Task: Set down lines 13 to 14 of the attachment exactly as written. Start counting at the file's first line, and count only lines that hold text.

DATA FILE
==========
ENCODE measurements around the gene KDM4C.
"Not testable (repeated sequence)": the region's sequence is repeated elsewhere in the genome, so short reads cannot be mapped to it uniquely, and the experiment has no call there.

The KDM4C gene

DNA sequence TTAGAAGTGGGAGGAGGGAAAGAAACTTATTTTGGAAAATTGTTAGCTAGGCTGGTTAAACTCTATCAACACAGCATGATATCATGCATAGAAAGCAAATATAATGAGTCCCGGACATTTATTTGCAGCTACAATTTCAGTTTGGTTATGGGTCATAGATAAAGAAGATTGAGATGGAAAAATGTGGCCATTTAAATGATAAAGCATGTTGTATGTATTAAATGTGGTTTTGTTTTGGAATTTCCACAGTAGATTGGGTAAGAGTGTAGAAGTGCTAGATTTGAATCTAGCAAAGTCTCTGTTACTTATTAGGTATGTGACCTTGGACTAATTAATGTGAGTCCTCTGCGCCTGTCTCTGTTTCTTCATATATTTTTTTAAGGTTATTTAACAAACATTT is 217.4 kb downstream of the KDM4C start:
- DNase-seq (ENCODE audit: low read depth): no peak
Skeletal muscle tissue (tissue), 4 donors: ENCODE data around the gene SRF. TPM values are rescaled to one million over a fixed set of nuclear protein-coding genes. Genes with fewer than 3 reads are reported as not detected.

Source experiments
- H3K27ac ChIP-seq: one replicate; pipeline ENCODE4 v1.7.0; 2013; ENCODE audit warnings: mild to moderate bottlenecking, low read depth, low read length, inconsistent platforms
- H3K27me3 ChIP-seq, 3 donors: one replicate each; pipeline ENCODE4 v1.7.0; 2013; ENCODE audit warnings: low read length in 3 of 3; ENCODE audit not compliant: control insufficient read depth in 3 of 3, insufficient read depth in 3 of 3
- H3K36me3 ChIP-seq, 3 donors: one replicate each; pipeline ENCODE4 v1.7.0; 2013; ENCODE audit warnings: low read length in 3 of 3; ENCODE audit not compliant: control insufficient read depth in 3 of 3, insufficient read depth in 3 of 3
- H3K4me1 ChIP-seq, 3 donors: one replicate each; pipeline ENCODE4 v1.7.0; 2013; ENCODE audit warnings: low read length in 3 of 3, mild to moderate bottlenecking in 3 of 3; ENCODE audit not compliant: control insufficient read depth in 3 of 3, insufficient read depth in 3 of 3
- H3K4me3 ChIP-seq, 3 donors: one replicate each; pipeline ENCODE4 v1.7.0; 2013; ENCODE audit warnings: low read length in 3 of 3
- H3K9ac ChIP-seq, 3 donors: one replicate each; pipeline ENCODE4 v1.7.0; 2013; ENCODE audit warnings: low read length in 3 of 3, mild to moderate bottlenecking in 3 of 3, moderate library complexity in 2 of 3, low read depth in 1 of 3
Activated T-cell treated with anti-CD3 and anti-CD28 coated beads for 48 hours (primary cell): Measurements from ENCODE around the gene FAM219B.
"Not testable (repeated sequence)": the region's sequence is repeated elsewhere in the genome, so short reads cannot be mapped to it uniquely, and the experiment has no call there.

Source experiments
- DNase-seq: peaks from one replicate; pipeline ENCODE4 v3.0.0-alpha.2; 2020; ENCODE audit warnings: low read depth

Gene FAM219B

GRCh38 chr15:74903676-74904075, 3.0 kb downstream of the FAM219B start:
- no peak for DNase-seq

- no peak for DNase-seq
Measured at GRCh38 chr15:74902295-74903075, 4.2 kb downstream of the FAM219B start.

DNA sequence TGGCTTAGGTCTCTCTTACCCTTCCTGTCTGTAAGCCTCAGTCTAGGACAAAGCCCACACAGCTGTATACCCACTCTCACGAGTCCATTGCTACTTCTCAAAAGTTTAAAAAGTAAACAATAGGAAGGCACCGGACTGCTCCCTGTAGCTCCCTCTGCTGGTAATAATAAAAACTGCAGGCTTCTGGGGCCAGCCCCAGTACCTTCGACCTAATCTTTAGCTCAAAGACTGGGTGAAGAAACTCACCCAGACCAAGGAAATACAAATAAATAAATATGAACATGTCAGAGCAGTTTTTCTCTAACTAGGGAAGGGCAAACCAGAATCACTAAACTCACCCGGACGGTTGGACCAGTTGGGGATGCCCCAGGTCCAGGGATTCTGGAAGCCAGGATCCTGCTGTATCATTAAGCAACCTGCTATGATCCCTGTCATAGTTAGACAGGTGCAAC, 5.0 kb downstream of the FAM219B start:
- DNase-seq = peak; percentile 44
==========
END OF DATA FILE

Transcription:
- H3K9ac ChIP-seq, 3 donors: one replicate each; pipeline ENCODE4 v1.7.0; 2013; ENCODE audit warnings: low read length in 3 of 3, mild to moderate bottlenecking in 3 of 3, moderate library complexity in 2 of 3, low read depth in 1 of 3
Activated T-cell treated with anti-CD3 and anti-CD28 coated beads for 48 hours (primary cell): Measurements from ENCODE around the gene FAM219B.